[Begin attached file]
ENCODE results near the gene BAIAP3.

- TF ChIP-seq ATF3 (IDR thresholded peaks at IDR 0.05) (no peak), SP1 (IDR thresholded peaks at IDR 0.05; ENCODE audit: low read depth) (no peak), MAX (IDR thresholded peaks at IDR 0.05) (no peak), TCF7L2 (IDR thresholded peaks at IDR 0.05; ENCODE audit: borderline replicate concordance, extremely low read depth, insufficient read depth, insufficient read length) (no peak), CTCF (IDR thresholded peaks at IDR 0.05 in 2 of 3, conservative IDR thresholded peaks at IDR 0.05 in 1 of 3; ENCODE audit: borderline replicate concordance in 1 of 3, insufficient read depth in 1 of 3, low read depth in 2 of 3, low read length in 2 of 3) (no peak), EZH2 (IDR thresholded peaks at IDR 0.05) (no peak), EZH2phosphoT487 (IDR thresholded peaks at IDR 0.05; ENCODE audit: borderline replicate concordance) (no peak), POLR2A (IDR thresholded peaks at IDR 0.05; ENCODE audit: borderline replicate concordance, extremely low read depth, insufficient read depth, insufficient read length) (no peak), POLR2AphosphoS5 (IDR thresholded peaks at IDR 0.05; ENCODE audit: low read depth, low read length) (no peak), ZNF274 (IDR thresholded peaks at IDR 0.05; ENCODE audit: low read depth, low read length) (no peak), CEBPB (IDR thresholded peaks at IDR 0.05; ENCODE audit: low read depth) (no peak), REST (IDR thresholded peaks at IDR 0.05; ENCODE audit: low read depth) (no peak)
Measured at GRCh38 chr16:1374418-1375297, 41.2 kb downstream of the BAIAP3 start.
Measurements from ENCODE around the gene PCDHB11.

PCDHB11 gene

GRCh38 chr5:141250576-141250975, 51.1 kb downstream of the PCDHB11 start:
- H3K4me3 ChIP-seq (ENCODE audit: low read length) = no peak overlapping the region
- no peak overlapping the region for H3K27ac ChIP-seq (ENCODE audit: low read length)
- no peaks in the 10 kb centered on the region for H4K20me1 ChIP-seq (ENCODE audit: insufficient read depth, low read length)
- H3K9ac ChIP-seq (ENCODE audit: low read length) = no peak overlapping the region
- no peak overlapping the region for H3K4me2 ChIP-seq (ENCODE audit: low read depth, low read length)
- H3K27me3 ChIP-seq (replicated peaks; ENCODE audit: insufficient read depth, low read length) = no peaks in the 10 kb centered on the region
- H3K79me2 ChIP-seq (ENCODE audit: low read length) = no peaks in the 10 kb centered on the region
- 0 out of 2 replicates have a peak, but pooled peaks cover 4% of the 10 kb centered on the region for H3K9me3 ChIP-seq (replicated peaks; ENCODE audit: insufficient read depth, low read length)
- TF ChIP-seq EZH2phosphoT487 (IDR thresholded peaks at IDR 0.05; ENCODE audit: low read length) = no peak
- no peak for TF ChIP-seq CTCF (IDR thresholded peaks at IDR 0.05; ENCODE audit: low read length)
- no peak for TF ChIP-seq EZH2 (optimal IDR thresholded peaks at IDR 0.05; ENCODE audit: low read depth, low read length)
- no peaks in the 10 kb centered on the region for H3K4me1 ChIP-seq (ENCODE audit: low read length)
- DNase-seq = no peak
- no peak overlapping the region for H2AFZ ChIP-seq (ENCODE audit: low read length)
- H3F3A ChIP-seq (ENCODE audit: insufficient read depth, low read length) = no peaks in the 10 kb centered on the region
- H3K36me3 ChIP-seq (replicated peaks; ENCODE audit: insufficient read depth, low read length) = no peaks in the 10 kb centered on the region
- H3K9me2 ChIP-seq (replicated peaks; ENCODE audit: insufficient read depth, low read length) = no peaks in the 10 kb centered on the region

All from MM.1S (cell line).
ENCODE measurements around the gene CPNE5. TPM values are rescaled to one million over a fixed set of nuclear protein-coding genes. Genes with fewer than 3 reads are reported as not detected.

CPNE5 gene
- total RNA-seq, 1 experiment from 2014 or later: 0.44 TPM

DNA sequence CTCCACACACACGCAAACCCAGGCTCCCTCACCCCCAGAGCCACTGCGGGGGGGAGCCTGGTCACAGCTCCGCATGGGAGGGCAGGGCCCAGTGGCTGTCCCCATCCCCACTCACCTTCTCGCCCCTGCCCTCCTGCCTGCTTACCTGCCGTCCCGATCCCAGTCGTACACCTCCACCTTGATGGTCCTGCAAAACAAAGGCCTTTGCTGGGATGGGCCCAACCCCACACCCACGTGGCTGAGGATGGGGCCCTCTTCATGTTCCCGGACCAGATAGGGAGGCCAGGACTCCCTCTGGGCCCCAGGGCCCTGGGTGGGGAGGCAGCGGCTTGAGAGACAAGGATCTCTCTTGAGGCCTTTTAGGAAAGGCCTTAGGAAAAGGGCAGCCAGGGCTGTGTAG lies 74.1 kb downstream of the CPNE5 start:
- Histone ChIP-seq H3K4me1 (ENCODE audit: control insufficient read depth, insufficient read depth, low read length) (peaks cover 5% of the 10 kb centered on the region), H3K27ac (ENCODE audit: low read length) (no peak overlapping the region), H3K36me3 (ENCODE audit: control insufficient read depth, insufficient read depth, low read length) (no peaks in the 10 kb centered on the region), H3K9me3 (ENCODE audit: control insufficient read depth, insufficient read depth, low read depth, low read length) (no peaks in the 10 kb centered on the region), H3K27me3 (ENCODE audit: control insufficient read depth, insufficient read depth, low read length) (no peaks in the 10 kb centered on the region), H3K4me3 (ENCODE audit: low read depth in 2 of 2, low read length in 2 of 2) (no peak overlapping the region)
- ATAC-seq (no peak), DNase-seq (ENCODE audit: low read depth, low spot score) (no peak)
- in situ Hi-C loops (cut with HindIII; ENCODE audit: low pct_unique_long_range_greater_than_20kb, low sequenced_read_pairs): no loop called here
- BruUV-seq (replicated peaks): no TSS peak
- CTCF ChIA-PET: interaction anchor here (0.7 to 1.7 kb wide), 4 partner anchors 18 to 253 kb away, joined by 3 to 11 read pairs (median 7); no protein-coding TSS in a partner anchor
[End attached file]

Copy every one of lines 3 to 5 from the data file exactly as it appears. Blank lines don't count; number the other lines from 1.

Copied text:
Measured at GRCh38 chr16:1374418-1375297, 41.2 kb downstream of the BAIAP3 start.
Measurements from ENCODE around the gene PCDHB11.

PCDHB11 gene